One of these days, I'm going to talk about an interview I did with a very lovely lady who helped me with research on Russian culture for my newest work-in-progress, which is currently on pause while I finish editing Bad Judgment. The post is gonna be amazing. It'll probably win awards, it's gonna be so good. Someone will tell me that they named their baby after me because of it. Or their puppy, which isn't as good, but is still better than nothing.
But that's a post that deserves more time and energy than I currently have, which is very little, as my brain is leaking out of my ears at the moment. So you get this post, which--in comparison--is pretty shitty. Actually, it might be shitty based on any standard.
Now that I've successfully lowered your expectations to the point where even a sugar cookie would make you happy (and that is looooow, let's be honest), allow me to explain why changing a book from past tense to present tense is making me relearn the English language.
To be up front, I'm not one of those writers who can diagram a sentence. (There, I said it! Finally!). I use the 'breathing rule' when I'm not sure if I need a comma (I really doubt I'm alone with this one), and I might be addicted to semi-colons (our love will not be denied).
I learned English the way most native speakers do--through having adults butcher it with baby talk in my general direction when I was a miniature human, and then mostly through television as I got taller. I learned actual sentence structure and all that jazz through reading, though, because nobody learns proper grammar through speech. Mostly because unless you're British or a copyeditor, you're probably not using proper grammar when you speak. You're speaking like a normal person, which is to say through shortcuts, slang, comma splices, run-ons, and fragment sentences (I'm not judging you. I do it too.). Nearly everybody does this, which is why those plucky, stubborn people who refuse to end sentences with prepositions and who use "whom" correctly sound like constipated robots to the rest of us. (If you happen to see one of these rare, bizarre creatures in the wild, be thankful. Like unicorns, they are good luck. Eh, I'm just kidding. Unicorns are crap, I don't care what Scotland says.)
The point is that I know how to build sentences because I've read so many of them that I've sort of internalized what to do, even if I can't explain why.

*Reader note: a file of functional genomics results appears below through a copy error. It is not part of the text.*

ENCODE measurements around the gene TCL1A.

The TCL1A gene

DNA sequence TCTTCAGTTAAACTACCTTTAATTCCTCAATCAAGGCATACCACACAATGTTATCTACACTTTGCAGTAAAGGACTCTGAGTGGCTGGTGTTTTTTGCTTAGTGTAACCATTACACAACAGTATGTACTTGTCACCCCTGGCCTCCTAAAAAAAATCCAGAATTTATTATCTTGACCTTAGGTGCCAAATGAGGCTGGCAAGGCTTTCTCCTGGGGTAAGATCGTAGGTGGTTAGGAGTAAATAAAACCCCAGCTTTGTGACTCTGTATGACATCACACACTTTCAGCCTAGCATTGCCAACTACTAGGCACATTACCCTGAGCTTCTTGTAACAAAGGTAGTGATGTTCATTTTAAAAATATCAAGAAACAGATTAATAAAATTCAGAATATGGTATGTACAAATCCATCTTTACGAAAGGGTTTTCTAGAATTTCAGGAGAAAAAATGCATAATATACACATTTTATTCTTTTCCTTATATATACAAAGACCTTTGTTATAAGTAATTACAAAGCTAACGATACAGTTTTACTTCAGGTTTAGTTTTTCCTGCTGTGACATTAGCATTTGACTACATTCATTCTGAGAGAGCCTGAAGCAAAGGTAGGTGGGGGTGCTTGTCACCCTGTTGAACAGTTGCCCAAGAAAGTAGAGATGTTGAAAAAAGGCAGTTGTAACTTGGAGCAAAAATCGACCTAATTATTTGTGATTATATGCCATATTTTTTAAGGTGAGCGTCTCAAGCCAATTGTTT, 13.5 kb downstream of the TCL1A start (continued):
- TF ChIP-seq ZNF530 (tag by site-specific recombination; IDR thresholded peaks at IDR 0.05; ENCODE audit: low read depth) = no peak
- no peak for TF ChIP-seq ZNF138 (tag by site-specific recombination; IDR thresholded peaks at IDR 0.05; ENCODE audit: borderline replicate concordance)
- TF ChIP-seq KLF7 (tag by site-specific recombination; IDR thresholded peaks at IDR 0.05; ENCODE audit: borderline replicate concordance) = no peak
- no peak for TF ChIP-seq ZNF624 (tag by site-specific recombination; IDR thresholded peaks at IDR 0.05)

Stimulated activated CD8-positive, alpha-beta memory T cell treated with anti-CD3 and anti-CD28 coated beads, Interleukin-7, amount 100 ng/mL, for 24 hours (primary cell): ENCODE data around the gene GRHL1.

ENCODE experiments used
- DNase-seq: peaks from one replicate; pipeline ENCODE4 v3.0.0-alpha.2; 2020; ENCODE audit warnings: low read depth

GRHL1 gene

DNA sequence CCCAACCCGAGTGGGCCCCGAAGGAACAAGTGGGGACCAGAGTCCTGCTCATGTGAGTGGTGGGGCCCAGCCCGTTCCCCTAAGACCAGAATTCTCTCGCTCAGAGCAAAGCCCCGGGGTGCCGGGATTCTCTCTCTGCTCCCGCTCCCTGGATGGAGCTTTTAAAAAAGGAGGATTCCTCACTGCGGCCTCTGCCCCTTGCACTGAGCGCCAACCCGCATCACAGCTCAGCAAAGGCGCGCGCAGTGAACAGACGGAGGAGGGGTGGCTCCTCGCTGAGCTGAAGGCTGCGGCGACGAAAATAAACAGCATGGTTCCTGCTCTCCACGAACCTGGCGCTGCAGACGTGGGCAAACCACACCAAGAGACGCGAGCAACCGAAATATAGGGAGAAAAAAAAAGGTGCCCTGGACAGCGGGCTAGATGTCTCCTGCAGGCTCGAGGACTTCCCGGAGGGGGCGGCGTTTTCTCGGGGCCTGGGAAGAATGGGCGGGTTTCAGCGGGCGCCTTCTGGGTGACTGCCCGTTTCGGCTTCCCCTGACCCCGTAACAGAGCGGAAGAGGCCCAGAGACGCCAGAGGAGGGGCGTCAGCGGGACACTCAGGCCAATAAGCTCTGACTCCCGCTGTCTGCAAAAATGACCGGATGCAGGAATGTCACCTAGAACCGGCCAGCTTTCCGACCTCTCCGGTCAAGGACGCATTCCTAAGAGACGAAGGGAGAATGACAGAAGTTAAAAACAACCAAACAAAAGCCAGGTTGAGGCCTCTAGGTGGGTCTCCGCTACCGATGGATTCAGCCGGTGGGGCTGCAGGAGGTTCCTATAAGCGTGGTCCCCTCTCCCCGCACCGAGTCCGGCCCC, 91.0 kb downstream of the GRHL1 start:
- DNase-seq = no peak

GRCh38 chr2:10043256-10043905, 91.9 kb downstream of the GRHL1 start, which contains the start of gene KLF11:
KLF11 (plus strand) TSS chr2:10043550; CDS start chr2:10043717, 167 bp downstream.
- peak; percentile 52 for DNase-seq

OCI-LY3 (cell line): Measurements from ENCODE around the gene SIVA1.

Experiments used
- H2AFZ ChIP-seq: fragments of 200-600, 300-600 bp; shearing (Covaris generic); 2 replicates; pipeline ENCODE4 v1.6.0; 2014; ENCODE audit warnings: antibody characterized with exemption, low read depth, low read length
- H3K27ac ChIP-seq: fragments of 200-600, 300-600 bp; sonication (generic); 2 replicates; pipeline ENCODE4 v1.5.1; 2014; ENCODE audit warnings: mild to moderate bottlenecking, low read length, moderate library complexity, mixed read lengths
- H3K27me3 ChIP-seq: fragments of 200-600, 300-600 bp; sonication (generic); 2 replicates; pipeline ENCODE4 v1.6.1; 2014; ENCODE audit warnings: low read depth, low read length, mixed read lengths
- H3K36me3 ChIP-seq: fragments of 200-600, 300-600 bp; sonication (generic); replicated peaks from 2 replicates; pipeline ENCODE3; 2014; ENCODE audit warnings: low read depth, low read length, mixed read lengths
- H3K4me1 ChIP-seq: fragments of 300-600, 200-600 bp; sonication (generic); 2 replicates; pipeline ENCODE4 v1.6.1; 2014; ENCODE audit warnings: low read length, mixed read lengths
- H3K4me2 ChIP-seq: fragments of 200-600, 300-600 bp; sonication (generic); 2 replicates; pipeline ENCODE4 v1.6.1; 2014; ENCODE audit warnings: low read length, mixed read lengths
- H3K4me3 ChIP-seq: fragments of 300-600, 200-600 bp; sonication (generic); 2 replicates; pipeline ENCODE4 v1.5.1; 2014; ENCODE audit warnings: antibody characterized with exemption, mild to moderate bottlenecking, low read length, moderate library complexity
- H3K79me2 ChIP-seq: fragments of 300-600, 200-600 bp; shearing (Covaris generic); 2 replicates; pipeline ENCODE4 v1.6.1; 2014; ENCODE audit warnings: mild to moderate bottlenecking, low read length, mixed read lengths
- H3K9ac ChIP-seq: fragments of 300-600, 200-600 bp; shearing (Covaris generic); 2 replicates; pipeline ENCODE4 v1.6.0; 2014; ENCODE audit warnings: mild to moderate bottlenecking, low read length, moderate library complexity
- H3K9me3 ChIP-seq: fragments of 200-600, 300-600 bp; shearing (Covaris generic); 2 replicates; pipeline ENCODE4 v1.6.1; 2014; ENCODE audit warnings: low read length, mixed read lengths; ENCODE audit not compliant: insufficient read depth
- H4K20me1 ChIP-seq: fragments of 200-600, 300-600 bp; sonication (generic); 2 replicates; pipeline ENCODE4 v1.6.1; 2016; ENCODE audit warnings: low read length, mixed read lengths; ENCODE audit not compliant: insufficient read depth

For example, I had a friend once ask me when to use affect vs. effect. Now, I can use these words accurately. Flawlessly. Every damn time. I took a quiz once on it, and got 100% without blinking. Granted, it was an internet quiz from a suspicious website that told me I could win a cruise if I got all the questions right, but the point is, I rocked the hell out of that fake quiz, and to this day, I'm pretty happy about it. It affected me strongly, one might say (and yes, that is the proper usage of the word). But could I explain it to her? In a succinct, truthful way? Not even if a million angry hornets were waiting for me to mess it up so they'd have a reason to swarm. And no, I don't know why the hornets would be waiting for me to misuse grammar before they attack. As a general rule, I find hornet logic thorny.
Why does any of this matter? Because I'm in the process of shifting my book into past tense, and it's making me realize that I don't know the rules of tense as well as I probably should if I'm gonna get paid for this gig. Seriously. I'm a professional at this these days, and I can easily note places where tense gets broken, but other than saying "that's wrong because it's wrong" I don't really have a rationale for why "go" is present tense and "went" is past tense. (It's not goed. You'd think, but no.) My explanation pretty much starts and stops with: because English is weird.
Believe it or not, I did really well on the English portion of the GRE. "Goed" wasn't on there even once.
Here's an example of a change I did right:
He’s clearly tired and in pain, his clothes are covered in dried blood, and he’s in a foul temper.
He was clearly tired and in pain, his clothes were covered in dried blood, and he was in a foul temper.
Except that when you get tired and you're prone to run-on sentences (oh, I really am--you must've noticed by now), some of the more complicated sentences can make you stop and think.
Like: It’s only once Brogan’s listening to the water pelting in the other room that he realizes that suggesting Embry take a shower was stupid.
On the surface, this seems straightforward, doesn't it? So I made this:
It was only once Brogan heard the water pelting in the other room that he realized that suggesting Embry take a shower was stupid.
But here's where I ran into trouble. Which is correct?
...that suggesting Embry take a shower was stupid.
OR: ...that suggesting Embry take a shower had been stupid.
It's confusing because Brogan's thinking about something that happened before the current moment. He had suggested the shower in the past. And now that the sentence is in the past tense, does his reference to an earlier point in time need to be even more past? Is 'had been' a reference to the extra pasty-past? Or is it one of those imperfect things that denotes...whatever imperfection denotes? Leaving alone that the entire sentence is sort of badly phrased to begin with, how do I know when Embry should be naked in the shower at all (which is all the time, if you ask Brogan, because that's how boys get down in my books)? Why won't someone do this for me? For free?! What is life, internet? DO YOU SEE MY PROBLEM?
I need a sandwich.
So I think I'm just gonna take that whole 'shower' sentence out. For reasons that are entirely unrelated to grammar. Honest.
In conclusion: I told you this post was shitty, but you kept on reading. Really, you only have yourself to blame, pal.